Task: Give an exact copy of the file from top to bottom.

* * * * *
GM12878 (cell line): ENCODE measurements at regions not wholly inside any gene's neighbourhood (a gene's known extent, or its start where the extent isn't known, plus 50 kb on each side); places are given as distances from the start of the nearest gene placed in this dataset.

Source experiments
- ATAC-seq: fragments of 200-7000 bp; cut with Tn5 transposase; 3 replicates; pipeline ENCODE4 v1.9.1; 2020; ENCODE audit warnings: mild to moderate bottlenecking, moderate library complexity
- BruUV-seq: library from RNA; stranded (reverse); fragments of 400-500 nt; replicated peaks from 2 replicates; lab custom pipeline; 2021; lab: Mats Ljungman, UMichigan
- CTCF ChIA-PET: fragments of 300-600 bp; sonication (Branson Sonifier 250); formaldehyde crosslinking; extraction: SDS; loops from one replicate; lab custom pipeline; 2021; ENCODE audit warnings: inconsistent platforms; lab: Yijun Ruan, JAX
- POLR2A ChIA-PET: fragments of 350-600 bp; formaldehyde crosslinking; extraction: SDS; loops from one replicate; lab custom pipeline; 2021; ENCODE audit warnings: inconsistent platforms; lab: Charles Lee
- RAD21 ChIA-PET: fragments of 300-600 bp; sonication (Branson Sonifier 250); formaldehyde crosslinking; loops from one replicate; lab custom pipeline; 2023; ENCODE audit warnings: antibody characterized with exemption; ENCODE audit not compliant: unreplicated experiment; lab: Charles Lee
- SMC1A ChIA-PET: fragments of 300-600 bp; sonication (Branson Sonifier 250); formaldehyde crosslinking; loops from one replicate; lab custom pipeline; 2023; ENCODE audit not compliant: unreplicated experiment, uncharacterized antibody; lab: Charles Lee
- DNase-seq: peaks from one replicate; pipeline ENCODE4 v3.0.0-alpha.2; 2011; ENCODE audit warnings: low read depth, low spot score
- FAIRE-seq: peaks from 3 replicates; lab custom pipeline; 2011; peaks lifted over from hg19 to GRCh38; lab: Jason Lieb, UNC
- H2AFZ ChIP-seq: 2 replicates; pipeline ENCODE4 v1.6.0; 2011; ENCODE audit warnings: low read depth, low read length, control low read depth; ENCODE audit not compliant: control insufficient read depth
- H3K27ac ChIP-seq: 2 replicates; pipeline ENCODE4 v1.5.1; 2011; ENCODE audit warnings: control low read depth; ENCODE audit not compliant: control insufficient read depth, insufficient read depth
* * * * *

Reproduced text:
GM12878 (cell line): ENCODE measurements at regions not wholly inside any gene's neighbourhood (a gene's known extent, or its start where the extent isn't known, plus 50 kb on each side); places are given as distances from the start of the nearest gene placed in this dataset.

Source experiments
- ATAC-seq: fragments of 200-7000 bp; cut with Tn5 transposase; 3 replicates; pipeline ENCODE4 v1.9.1; 2020; ENCODE audit warnings: mild to moderate bottlenecking, moderate library complexity
- BruUV-seq: library from RNA; stranded (reverse); fragments of 400-500 nt; replicated peaks from 2 replicates; lab custom pipeline; 2021; lab: Mats Ljungman, UMichigan
- CTCF ChIA-PET: fragments of 300-600 bp; sonication (Branson Sonifier 250); formaldehyde crosslinking; extraction: SDS; loops from one replicate; lab custom pipeline; 2021; ENCODE audit warnings: inconsistent platforms; lab: Yijun Ruan, JAX
- POLR2A ChIA-PET: fragments of 350-600 bp; formaldehyde crosslinking; extraction: SDS; loops from one replicate; lab custom pipeline; 2021; ENCODE audit warnings: inconsistent platforms; lab: Charles Lee
- RAD21 ChIA-PET: fragments of 300-600 bp; sonication (Branson Sonifier 250); formaldehyde crosslinking; loops from one replicate; lab custom pipeline; 2023; ENCODE audit warnings: antibody characterized with exemption; ENCODE audit not compliant: unreplicated experiment; lab: Charles Lee
- SMC1A ChIA-PET: fragments of 300-600 bp; sonication (Branson Sonifier 250); formaldehyde crosslinking; loops from one replicate; lab custom pipeline; 2023; ENCODE audit not compliant: unreplicated experiment, uncharacterized antibody; lab: Charles Lee
- DNase-seq: peaks from one replicate; pipeline ENCODE4 v3.0.0-alpha.2; 2011; ENCODE audit warnings: low read depth, low spot score
- FAIRE-seq: peaks from 3 replicates; lab custom pipeline; 2011; peaks lifted over from hg19 to GRCh38; lab: Jason Lieb, UNC
- H2AFZ ChIP-seq: 2 replicates; pipeline ENCODE4 v1.6.0; 2011; ENCODE audit warnings: low read depth, low read length, control low read depth; ENCODE audit not compliant: control insufficient read depth
- H3K27ac ChIP-seq: 2 replicates; pipeline ENCODE4 v1.5.1; 2011; ENCODE audit warnings: control low read depth; ENCODE audit not compliant: control insufficient read depth, insufficient read depth